Greg Foss takes a deep look at the conditions surrounding the global credit market in this executive summary.
It is often said that equities are about emotion, whereas bonds are about reason. Equity investors tend to ask, “How much can I make?” whereas bond investors tend to ask, ”How much can I lose?” Are these types of investors optimists vs. pessimists? No, but bonds tend to have asymmetric return distributions (to the downside), and equities have a much more symmetric return distribution.
Credit markets are far larger than equity markets, and in the case of corporate credit, they also have priority of claim versus equity. If debt is not worth 100% of its parity, then the underlying equity can be worthless. Accordingly, credit markets frequently dictate whether it is safe and/or wise to be investing in equities. When the credit markets sneeze, the equity markets can quickly catch a cold.
Capital markets are built on leverage, and the banking system is reliant on confidence that this leverage is sustainable and that the system is functioning smoothly. When the financial system’s plumbing starts to gurgle, equity markets are frequently unaware of the pending leverage “unwinds” and predictable selling pressures that arise due to these regularly occurring events.
I have traded credit for over 30 years, and I have seen my share of crises in the financial markets. The Lesser Developed Country (LDC) debt crisis in the late 80’s, Long Term Capital Management in 1998, the Great Financial Crisis (GFC) in 2008/09, and the most recent COVID pandemic-related financial crisis in 2020. Each episode shared some very similar traits that have made our financial system increasingly precarious. We have continued to kick the can down the road by shifting the financial system’s risks towards the ultimate backstops, the central banks (CBs). Unsurprisingly, the CBs have responded by using the tools at their disposal, which manipulate open market pricing mechanisms and distort the risk/return characteristics of the capitalist system.
CBs’ ultimate weapon is the ability to print money. It is this ability that backstops the global banking system and the confidence of the populace to deposit their hard-earned savings in the system. However, the ability to print money generally reaches a tipping point when the populace realizes that the ultimate debasing of the currency renders it worth less (and potentially worthless) over time.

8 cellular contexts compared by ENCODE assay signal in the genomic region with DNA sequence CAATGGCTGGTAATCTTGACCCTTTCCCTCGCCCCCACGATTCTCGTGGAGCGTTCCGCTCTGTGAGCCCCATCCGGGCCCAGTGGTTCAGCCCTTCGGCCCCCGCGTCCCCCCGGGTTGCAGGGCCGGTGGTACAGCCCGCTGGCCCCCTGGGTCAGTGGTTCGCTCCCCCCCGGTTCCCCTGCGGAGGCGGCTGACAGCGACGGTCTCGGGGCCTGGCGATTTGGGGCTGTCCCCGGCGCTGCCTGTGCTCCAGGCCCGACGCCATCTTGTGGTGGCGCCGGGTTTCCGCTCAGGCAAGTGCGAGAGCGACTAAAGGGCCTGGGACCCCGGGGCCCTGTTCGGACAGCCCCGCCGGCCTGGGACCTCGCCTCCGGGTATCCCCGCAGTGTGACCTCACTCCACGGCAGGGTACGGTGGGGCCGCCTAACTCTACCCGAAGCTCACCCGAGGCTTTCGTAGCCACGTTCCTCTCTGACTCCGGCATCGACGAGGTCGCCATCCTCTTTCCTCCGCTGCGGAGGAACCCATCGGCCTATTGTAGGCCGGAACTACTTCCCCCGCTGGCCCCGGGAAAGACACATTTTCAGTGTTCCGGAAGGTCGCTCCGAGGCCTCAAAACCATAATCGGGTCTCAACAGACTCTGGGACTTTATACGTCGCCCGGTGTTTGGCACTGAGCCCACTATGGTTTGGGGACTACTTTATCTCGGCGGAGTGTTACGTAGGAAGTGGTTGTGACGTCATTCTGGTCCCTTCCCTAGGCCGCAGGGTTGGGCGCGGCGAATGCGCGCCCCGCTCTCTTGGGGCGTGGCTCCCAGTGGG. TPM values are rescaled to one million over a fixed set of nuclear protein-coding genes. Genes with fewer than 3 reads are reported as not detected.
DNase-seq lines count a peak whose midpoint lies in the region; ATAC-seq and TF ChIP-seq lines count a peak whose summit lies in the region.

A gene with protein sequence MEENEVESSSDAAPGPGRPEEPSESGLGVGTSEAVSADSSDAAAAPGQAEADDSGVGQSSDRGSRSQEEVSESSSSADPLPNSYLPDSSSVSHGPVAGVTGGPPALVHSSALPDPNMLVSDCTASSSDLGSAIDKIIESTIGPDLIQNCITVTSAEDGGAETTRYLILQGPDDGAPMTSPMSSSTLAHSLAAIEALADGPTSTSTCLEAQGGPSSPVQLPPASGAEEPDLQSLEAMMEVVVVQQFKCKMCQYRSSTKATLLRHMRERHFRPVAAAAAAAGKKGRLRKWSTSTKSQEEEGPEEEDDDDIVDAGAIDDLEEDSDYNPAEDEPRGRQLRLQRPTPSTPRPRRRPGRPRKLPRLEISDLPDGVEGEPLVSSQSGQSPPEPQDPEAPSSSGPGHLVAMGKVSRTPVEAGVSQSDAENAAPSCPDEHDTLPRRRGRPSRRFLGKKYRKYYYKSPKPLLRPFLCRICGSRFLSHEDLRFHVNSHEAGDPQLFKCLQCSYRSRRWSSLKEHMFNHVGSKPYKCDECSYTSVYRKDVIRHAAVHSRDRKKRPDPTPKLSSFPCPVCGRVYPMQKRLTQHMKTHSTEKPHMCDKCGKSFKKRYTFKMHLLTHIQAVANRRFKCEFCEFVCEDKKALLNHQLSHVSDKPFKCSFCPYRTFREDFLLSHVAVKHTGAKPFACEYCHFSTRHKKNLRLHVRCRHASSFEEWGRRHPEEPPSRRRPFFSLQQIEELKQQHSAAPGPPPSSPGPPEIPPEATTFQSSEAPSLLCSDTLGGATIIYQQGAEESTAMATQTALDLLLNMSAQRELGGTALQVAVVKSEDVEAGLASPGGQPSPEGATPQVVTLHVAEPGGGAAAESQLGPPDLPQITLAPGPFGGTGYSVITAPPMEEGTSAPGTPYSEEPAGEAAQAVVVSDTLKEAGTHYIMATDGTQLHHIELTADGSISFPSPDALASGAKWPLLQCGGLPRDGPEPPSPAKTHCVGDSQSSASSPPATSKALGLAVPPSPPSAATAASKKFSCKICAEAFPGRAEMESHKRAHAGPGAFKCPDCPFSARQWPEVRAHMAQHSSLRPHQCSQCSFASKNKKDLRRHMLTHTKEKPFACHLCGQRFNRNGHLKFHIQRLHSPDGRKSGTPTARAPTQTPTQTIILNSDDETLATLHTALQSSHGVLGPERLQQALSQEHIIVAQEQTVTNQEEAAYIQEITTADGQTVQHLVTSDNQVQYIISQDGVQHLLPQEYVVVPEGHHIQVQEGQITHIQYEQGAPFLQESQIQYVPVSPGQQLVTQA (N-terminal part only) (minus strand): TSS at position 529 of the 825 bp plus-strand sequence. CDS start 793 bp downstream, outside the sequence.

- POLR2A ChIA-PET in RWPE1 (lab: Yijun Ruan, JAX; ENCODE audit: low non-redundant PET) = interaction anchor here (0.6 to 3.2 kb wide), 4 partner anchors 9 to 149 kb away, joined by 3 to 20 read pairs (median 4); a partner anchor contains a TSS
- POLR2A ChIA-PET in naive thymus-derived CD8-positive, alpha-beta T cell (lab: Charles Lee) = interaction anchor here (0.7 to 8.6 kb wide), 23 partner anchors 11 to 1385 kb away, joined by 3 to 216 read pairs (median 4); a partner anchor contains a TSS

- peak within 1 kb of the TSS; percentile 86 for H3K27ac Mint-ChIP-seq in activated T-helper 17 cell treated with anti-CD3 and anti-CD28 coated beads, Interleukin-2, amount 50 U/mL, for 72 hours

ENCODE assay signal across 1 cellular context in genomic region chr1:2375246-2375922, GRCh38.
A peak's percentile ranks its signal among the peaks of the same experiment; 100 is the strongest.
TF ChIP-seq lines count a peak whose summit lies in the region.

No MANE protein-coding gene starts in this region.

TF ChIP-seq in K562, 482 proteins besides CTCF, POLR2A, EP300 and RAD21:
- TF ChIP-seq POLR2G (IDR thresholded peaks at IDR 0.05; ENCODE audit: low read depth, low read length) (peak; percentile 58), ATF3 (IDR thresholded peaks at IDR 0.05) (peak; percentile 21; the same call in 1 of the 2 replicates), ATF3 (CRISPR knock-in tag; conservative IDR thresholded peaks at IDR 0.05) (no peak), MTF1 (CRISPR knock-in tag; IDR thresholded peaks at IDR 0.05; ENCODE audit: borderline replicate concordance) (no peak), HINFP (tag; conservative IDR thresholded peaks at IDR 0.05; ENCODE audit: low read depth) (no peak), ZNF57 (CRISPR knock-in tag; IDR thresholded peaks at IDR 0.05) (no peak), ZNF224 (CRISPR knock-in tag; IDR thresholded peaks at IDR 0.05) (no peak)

I believe that we are currently close to this tipping point. This opinion comes from my experience in the credit market, where I have witnessed how quickly the system can grind to a halt and how quickly contagions engulf all corners of the market. This leads to leverage unwinds in which cash needs require managers to sell not just what they want to, but whatever they can. Markets become dysfunctional, and it is often too late to properly hedge. You need to buy insurance before the calamity hits, while insurance premiums are low and affordable.
I divided my paper into four parts. In Part 1, I detail my experience and state that I believe bitcoin is the best asymmetric trade I have ever seen in my career. Parts 2–4 aim to reinforce this claim. Part 2 delves into some credit market technicalities as well as some bond math. Part 3 focuses on the GFC and introduces my belief that Bitcoin can be viewed as default insurance on a basket of fiat currencies. As such, I calculate an “Intrinsic Value of Bitcoin” based on sovereign credit default spreads (the premium on the insurance contracts). Part 4 was written after I had received some feedback about the prior installments and thus addresses some questions about the methodology.
I am flattered to have been invited to share my publication with Bitcoin Magazine. I hope that my work will be viewed as one piece of the building block that our current fiat-based system desperately needs. It is said that math is the base layer of language. Because Bitcoin is math plus code, I believe that Bitcoin is the base layer of money.
Money has always been a technology for storing the value of presently expended time/energy/work for future consumption. (h/t Ross Stevens, NYDIG). In that light, I believe that Bitcoin offers my generation, as well as my children’s generation, the best opportunity to escape the certainty of fiat currency debasing.
The reasons are only mathematical. Every fixed income investor needs to own bitcoin to hedge against the inherent risks of the current credit environment. Many investors are still focused on the threats of inflation. I believe that credit concerns are likely to overwhelm inflation concerns in this next cycle and that Bitcoin offers the best insurance against this impending risk.
Choose your store of value wisely.
This is a guest post by Greg Foss. Opinions expressed are entirely their own and do not necessarily reflect those of BTC, Inc. or Bitcoin Magazine.